Bright Eyes has completed their seventh and final studio recording. ‘The People’s Key’ was released on February 15, 2011—Conor Oberst’s, the band’s founder and lead vocalist, 31st birthday. Oberst had been steadily writing the album between the years 2008 and 2011 while working on other projects.
Oberst stated in a 2009 issue of Rolling Stone he wanted to “retire” from Bright Eyes, making ‘The People’s Key’ their final album. He goes on saying, “It does feel like it needs to stop at some point. I’d like to clean it up, lock the door, say goodbye.”
The album takes the listener to an alternate Bright Eyes universe, which is confusing to long-term fans that this would be a final expression from the trio—Oberst, Mike Mogis and Nathaniel Walcott. As their song Haile Selassie goes, “I’ve seen stranger things happen before.”
Oberst, the musical prodigy known to most as the King of Indie Rock, delves into the same ideas of unrequited, heavy love, redemption, and self-questioning that in the past he has been plagued with lyrically. Bright Eyes manages to breath new life into redundant concepts. In the song Jejuene Star, the title itself is an intriguing concept, Oberst’s early punk roots shine through. The listener is granted access into a path of doubt and troublesome realizations that most things change and preconceived notions aside, there is no use looking into the past to answer anything. Everything is cyclical and connected. We must evolve. “So it starts again, at our childhood’s end… if it’s true what we’re made of, why do I hide from the rain?”
One of the most powerful additions to the album, in true Bright Eyes fashion, is the spoken word of Denny Brewer -an El Paso musician, biker and New Age shaman – scattered periodically throughout the album. The first track, “Firewall”, has Brewer speaking of theories connecting the Sumerian tablets to that of the Old Testament, namely Genesis, with the beginning of time, space and the origins of Satan. Some may call it conspiracy theory, others may think of it as twisted logic but either way the contribution is truly thought harrowing and extremely enigmatic. The use of the spoken word thoroughly compliments the haunting aspects of many of the songs, which is clearly explored in the first track as well as “Approximate Sunlight”. Brewer’s voice serves as a prerequisite for a more daunting song, naturally.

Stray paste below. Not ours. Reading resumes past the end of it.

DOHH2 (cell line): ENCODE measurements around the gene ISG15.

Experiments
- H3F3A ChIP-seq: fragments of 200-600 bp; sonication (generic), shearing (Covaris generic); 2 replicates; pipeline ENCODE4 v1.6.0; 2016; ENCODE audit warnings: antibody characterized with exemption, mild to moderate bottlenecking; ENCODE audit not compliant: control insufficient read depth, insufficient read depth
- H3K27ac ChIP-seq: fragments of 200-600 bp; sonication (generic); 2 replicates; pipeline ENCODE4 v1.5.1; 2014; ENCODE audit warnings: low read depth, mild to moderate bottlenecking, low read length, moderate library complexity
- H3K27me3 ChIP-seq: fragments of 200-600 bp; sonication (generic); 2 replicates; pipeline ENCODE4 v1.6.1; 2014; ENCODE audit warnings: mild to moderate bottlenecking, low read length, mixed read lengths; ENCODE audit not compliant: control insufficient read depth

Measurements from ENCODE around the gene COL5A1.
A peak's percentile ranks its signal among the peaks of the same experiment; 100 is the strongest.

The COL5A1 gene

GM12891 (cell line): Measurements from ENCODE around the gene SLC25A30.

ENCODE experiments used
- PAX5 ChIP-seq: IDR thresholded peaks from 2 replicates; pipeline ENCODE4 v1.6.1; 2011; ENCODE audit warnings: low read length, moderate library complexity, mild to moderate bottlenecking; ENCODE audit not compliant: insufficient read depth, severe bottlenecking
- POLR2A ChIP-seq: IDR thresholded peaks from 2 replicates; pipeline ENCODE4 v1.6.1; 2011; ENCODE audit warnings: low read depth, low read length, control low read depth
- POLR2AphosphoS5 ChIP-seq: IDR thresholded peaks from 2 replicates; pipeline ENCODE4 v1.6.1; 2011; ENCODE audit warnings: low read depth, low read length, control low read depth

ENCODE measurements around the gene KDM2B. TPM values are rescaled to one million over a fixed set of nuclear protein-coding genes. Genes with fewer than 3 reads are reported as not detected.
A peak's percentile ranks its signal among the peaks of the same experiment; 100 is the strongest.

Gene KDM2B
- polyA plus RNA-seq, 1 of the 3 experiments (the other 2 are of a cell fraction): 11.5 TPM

Bright Eyes has always been an advocate against all things inhuman. This clearly comes through the written word, the spoken word and the melodies produced in the album. The song “One For You, One For Me” preaches about equality. It’s all tied together with a resounding drumbeat and thoughts of love.
“A Machine Spiritual (in the People’s Key)” is another highlight. The sound of it feels like a throwback to the 50s—at the end of doo-wop and the beginning of rock ’n roll. Obviously it is modernized.
‘The People’s Key’ consists of evocative electronics, moving beats and a huge turn against the typical earthy style of Bright Eyes. They took the opportunity to produce something musically heavier and they succeeded. With Oberst’s unique vocals and tremendous talent, he’ll never really sway from the indie scene that openly embraces him. But this last effort to completely reinvent the band will leave fans happy with the end result and sadly, forever wanting more.
If this is indeed the final album, thank you to the permanent members of Bright Eyes, Conor, Mike and Nate, for enlightening us.
Written by Natalie Kontur